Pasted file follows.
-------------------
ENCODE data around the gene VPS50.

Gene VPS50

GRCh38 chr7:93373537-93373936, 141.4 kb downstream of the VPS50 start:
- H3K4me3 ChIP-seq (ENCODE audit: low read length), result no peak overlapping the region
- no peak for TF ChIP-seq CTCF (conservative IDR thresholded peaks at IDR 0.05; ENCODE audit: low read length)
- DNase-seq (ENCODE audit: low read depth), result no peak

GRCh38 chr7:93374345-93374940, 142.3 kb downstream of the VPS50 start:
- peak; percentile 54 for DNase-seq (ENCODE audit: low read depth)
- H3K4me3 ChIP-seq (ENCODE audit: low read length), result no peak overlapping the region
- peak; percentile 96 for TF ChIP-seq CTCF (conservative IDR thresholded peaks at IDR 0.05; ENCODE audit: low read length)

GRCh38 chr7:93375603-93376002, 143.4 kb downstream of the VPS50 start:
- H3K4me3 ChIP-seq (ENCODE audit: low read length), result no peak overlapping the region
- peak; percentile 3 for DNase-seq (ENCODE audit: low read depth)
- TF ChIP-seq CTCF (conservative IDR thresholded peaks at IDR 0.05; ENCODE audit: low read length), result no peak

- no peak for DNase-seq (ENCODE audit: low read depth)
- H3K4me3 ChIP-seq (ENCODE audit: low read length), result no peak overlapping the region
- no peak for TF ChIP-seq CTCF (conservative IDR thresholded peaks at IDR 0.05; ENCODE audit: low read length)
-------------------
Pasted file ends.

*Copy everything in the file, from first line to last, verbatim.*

ENCODE data around the gene VPS50.

Gene VPS50

GRCh38 chr7:93373537-93373936, 141.4 kb downstream of the VPS50 start:
- H3K4me3 ChIP-seq (ENCODE audit: low read length), result no peak overlapping the region
- no peak for TF ChIP-seq CTCF (conservative IDR thresholded peaks at IDR 0.05; ENCODE audit: low read length)
- DNase-seq (ENCODE audit: low read depth), result no peak

GRCh38 chr7:93374345-93374940, 142.3 kb downstream of the VPS50 start:
- peak; percentile 54 for DNase-seq (ENCODE audit: low read depth)
- H3K4me3 ChIP-seq (ENCODE audit: low read length), result no peak overlapping the region
- peak; percentile 96 for TF ChIP-seq CTCF (conservative IDR thresholded peaks at IDR 0.05; ENCODE audit: low read length)

GRCh38 chr7:93375603-93376002, 143.4 kb downstream of the VPS50 start:
- H3K4me3 ChIP-seq (ENCODE audit: low read length), result no peak overlapping the region
- peak; percentile 3 for DNase-seq (ENCODE audit: low read depth)
- TF ChIP-seq CTCF (conservative IDR thresholded peaks at IDR 0.05; ENCODE audit: low read length), result no peak

- no peak for DNase-seq (ENCODE audit: low read depth)
- H3K4me3 ChIP-seq (ENCODE audit: low read length), result no peak overlapping the region
- no peak for TF ChIP-seq CTCF (conservative IDR thresholded peaks at IDR 0.05; ENCODE audit: low read length)